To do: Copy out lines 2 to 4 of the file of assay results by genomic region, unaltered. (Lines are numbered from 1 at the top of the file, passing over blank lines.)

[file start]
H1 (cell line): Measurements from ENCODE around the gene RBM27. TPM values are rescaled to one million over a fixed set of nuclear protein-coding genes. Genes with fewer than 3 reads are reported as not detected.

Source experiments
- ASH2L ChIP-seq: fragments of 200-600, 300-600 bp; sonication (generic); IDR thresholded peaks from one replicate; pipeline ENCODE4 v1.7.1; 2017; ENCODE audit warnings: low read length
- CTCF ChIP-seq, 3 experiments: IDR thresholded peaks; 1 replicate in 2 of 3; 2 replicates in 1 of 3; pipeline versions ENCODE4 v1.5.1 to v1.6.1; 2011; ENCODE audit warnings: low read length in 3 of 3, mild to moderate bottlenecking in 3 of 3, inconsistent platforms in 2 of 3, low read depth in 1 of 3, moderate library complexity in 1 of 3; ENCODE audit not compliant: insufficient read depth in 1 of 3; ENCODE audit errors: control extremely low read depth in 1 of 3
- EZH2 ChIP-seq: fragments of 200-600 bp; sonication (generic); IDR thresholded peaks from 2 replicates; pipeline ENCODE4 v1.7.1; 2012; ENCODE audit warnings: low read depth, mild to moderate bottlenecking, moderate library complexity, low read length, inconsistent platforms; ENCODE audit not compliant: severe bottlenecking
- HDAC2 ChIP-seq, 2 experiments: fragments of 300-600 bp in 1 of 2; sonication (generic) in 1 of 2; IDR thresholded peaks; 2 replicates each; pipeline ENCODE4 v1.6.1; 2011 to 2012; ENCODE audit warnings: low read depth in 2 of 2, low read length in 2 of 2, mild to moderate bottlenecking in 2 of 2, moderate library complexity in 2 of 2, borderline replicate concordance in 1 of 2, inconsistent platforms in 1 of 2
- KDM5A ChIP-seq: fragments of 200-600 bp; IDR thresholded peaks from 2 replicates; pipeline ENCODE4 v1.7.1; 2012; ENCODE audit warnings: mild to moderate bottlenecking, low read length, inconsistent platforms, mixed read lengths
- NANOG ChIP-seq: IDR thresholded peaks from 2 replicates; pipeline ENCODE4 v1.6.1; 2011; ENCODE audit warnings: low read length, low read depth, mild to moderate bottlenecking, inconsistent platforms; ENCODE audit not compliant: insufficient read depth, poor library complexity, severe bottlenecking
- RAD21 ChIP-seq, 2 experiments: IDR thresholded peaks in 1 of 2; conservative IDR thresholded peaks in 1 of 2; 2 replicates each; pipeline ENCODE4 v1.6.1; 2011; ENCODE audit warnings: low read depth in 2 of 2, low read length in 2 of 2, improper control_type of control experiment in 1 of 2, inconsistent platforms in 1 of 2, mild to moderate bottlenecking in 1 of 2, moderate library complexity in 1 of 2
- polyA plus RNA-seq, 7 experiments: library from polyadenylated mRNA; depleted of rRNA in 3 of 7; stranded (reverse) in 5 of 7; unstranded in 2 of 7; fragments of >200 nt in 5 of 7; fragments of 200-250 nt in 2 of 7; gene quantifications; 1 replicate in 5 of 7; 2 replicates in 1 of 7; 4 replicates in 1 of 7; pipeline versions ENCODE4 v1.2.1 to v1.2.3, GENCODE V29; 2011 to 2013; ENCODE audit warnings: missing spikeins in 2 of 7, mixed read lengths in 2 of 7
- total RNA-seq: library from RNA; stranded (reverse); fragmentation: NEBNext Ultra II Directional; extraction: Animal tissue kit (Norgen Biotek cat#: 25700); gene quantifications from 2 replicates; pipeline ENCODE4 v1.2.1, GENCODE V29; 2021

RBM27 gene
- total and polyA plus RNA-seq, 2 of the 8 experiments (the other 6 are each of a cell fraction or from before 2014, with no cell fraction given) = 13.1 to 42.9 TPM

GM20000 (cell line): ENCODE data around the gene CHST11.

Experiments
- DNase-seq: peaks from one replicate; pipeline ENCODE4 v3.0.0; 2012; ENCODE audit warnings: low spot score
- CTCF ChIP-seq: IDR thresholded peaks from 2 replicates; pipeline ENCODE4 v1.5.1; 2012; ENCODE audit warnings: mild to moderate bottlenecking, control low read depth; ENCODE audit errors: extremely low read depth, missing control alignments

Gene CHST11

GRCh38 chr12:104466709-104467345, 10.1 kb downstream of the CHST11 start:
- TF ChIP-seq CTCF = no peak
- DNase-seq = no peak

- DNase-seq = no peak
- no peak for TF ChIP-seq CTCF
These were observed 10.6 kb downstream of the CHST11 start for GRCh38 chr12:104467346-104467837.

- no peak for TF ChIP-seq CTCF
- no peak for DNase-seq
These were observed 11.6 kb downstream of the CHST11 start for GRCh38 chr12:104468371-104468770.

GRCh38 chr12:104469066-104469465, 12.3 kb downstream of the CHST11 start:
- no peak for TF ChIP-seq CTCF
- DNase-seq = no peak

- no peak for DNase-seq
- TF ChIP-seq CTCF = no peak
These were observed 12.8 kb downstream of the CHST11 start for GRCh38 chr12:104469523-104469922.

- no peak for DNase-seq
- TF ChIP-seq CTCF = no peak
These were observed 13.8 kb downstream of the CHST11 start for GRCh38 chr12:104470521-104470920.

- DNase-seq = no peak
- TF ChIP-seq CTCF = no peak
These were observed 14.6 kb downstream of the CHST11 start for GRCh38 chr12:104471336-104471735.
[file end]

Source experiments
- ASH2L ChIP-seq: fragments of 200-600, 300-600 bp; sonication (generic); IDR thresholded peaks from one replicate; pipeline ENCODE4 v1.7.1; 2017; ENCODE audit warnings: low read length
- CTCF ChIP-seq, 3 experiments: IDR thresholded peaks; 1 replicate in 2 of 3; 2 replicates in 1 of 3; pipeline versions ENCODE4 v1.5.1 to v1.6.1; 2011; ENCODE audit warnings: low read length in 3 of 3, mild to moderate bottlenecking in 3 of 3, inconsistent platforms in 2 of 3, low read depth in 1 of 3, moderate library complexity in 1 of 3; ENCODE audit not compliant: insufficient read depth in 1 of 3; ENCODE audit errors: control extremely low read depth in 1 of 3